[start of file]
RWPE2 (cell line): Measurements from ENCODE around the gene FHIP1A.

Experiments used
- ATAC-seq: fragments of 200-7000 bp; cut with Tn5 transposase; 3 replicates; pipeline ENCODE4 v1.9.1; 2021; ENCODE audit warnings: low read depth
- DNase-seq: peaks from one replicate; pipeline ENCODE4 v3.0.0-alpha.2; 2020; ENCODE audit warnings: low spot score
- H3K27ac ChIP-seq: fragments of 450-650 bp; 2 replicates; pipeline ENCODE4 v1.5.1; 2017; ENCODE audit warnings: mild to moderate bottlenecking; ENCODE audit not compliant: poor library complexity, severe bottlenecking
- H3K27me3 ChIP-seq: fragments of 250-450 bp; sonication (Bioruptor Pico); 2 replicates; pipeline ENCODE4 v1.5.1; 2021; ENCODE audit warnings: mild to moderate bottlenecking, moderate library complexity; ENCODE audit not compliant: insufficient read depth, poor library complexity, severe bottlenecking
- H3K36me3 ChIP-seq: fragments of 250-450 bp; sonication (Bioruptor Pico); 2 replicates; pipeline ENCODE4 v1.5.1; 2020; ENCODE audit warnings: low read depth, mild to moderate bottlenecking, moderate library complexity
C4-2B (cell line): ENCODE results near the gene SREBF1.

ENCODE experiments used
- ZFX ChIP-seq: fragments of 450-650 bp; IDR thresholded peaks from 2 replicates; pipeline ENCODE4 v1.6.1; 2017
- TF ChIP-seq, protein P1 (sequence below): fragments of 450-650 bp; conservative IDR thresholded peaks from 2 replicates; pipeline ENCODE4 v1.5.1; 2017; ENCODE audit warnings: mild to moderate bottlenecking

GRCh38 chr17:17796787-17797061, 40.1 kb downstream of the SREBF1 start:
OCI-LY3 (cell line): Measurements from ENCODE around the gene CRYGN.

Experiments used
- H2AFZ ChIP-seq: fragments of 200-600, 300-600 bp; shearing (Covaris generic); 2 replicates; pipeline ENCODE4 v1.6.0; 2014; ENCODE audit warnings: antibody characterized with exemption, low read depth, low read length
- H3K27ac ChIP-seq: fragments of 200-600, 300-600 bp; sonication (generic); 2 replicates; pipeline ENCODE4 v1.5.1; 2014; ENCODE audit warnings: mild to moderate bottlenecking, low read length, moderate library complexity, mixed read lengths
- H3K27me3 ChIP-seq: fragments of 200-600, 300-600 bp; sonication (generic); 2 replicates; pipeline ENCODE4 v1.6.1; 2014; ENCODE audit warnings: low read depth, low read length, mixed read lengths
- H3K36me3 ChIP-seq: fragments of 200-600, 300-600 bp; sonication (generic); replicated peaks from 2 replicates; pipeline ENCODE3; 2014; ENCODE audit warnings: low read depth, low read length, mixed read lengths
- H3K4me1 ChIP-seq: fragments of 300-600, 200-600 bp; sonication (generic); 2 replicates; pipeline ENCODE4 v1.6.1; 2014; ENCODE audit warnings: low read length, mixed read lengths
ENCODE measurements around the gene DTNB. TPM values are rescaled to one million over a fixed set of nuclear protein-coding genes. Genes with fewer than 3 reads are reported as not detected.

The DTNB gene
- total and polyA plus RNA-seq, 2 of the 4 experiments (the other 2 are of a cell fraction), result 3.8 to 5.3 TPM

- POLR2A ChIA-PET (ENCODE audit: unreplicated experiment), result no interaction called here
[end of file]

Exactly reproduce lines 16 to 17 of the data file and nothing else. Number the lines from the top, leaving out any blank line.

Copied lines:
- H3K27ac ChIP-seq: fragments of 200-600, 300-600 bp; sonication (generic); 2 replicates; pipeline ENCODE4 v1.5.1; 2014; ENCODE audit warnings: mild to moderate bottlenecking, low read length, moderate library complexity, mixed read lengths
- H3K27me3 ChIP-seq: fragments of 200-600, 300-600 bp; sonication (generic); 2 replicates; pipeline ENCODE4 v1.6.1; 2014; ENCODE audit warnings: low read depth, low read length, mixed read lengths